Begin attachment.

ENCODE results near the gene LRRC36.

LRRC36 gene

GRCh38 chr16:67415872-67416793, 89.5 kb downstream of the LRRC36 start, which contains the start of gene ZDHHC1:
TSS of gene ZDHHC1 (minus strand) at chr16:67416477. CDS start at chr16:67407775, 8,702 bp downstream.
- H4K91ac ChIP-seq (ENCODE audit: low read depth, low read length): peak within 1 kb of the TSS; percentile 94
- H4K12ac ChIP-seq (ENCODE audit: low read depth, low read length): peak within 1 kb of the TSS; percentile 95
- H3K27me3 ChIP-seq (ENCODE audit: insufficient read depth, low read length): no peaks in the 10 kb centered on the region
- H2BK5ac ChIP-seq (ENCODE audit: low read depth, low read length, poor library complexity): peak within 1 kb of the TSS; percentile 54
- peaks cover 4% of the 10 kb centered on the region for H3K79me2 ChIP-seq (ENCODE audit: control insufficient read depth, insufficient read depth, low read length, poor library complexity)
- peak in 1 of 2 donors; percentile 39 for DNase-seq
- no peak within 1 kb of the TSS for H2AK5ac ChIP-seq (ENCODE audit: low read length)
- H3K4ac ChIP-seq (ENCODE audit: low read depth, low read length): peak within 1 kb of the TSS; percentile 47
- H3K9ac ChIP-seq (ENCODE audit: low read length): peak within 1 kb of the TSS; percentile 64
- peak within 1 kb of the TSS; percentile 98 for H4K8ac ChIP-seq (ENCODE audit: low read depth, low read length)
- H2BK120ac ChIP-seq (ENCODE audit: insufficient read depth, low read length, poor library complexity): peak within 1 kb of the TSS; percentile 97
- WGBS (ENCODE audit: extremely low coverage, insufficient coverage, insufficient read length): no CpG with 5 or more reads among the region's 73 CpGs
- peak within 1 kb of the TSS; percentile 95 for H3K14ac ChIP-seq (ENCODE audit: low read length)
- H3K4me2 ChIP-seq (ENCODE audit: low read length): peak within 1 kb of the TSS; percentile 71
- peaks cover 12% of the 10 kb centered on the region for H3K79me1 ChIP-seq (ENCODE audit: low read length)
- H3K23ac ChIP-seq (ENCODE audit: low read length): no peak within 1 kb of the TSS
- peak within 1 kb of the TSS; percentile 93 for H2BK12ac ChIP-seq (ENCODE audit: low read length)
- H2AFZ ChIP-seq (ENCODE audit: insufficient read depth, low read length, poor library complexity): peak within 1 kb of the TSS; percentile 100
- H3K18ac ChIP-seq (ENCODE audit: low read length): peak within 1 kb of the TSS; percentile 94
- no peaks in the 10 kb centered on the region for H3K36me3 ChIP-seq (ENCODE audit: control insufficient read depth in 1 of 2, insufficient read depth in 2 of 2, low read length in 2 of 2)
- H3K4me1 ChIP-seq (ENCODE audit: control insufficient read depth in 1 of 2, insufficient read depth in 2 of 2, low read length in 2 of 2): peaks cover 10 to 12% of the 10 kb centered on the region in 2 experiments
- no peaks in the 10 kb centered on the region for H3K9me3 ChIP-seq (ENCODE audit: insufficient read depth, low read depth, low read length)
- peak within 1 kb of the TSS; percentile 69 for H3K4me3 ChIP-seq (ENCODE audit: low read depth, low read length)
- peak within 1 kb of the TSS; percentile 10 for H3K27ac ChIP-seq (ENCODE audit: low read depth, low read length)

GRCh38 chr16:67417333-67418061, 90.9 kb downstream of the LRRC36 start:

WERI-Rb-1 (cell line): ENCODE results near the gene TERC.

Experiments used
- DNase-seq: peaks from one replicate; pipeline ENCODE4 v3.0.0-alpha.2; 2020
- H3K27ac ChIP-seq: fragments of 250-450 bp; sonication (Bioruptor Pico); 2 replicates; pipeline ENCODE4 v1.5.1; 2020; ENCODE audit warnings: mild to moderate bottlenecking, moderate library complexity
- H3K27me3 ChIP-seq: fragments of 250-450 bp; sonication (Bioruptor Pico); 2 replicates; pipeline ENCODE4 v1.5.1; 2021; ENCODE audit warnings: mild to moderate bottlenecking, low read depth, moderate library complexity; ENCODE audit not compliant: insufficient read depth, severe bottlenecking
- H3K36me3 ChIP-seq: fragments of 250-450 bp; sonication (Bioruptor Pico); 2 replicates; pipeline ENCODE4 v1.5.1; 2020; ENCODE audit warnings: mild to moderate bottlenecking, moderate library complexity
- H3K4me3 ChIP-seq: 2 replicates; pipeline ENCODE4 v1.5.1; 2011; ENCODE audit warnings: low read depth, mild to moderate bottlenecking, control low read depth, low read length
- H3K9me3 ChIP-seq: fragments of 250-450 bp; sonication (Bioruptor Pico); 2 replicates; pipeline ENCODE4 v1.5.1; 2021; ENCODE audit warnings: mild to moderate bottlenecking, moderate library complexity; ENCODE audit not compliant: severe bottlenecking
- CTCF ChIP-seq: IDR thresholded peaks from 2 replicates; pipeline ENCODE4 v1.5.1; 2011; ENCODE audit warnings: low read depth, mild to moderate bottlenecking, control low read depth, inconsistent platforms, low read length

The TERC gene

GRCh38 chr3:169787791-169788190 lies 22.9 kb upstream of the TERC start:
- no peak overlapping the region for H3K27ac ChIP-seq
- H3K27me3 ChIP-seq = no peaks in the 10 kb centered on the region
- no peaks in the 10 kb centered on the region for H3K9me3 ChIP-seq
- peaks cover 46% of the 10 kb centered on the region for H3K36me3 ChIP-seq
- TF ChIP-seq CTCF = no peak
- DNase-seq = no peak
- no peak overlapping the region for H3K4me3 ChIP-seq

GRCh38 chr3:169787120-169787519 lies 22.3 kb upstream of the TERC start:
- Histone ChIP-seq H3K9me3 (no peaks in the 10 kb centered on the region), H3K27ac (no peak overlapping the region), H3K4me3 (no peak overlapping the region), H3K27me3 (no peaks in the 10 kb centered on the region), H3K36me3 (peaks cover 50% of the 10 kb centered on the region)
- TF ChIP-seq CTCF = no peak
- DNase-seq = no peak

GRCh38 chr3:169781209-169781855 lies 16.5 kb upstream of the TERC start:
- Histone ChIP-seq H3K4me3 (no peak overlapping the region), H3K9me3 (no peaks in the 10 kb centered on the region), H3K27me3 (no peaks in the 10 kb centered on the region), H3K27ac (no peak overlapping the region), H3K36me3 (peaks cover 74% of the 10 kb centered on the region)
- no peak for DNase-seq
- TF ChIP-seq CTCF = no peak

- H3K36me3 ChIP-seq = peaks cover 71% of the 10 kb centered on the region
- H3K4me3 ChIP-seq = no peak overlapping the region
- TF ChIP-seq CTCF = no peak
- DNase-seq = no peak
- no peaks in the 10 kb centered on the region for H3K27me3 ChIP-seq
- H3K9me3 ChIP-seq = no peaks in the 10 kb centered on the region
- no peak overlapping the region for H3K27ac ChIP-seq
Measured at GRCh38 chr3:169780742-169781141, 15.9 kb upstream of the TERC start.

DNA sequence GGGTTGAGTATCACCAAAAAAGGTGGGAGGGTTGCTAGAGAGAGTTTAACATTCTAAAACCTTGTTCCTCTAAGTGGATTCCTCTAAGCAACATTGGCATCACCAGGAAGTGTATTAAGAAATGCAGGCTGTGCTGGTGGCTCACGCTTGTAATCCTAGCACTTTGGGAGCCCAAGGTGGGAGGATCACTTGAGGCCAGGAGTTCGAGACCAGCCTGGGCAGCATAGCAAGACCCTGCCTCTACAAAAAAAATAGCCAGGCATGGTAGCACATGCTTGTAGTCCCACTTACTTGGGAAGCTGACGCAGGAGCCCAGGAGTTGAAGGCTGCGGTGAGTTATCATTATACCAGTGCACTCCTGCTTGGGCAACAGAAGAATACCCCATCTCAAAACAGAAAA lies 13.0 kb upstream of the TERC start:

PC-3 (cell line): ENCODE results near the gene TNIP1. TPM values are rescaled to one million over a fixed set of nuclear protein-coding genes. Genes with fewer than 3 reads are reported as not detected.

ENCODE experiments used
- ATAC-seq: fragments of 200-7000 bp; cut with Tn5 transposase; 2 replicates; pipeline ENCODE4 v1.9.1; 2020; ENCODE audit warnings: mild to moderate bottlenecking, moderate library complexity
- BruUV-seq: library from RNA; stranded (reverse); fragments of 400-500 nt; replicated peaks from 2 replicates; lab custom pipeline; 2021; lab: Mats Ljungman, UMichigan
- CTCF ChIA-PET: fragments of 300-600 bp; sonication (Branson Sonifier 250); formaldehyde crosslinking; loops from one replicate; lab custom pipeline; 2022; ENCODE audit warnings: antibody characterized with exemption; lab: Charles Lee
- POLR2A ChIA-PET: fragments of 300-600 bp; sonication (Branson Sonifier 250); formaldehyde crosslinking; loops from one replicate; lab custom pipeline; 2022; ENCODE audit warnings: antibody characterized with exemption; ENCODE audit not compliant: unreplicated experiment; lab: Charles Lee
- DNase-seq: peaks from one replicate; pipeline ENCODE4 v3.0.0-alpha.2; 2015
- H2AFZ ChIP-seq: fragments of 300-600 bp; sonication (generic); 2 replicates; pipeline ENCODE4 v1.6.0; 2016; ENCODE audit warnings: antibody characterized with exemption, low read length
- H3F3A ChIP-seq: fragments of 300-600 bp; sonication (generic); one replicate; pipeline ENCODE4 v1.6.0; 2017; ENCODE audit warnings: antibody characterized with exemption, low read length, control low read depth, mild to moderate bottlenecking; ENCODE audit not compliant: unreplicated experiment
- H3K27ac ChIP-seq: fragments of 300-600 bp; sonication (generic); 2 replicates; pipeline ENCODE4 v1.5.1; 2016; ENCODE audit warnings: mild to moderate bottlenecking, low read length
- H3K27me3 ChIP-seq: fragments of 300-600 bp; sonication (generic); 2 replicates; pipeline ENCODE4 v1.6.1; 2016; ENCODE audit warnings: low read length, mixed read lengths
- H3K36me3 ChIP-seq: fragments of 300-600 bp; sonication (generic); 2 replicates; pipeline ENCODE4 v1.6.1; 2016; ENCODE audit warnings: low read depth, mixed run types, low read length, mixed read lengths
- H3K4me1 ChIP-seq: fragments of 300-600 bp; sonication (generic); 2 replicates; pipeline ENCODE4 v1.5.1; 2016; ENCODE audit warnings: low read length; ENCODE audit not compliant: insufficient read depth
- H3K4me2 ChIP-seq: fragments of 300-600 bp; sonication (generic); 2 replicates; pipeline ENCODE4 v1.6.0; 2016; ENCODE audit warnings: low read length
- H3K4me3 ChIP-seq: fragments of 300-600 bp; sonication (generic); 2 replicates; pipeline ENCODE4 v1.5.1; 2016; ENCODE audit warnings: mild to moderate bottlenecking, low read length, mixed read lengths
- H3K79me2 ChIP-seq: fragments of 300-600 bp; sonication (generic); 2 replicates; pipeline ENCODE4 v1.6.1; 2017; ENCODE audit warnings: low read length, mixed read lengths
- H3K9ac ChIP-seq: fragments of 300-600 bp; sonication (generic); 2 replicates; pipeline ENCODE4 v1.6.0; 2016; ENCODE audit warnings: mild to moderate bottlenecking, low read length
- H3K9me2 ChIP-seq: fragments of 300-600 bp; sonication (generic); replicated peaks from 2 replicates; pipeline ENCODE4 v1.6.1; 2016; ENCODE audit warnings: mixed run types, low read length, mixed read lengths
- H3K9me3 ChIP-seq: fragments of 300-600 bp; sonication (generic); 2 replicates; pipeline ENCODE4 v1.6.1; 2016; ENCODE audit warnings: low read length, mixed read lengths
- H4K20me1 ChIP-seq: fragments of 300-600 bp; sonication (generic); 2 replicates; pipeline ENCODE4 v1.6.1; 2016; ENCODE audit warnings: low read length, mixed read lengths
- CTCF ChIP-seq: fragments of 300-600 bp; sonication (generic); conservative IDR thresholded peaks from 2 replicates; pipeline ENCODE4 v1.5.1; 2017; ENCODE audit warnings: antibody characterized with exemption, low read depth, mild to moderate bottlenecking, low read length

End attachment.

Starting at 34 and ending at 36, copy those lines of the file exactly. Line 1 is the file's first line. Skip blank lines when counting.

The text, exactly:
- H3K27me3 ChIP-seq: fragments of 250-450 bp; sonication (Bioruptor Pico); 2 replicates; pipeline ENCODE4 v1.5.1; 2021; ENCODE audit warnings: mild to moderate bottlenecking, low read depth, moderate library complexity; ENCODE audit not compliant: insufficient read depth, severe bottlenecking
- H3K36me3 ChIP-seq: fragments of 250-450 bp; sonication (Bioruptor Pico); 2 replicates; pipeline ENCODE4 v1.5.1; 2020; ENCODE audit warnings: mild to moderate bottlenecking, moderate library complexity
- H3K4me3 ChIP-seq: 2 replicates; pipeline ENCODE4 v1.5.1; 2011; ENCODE audit warnings: low read depth, mild to moderate bottlenecking, control low read depth, low read length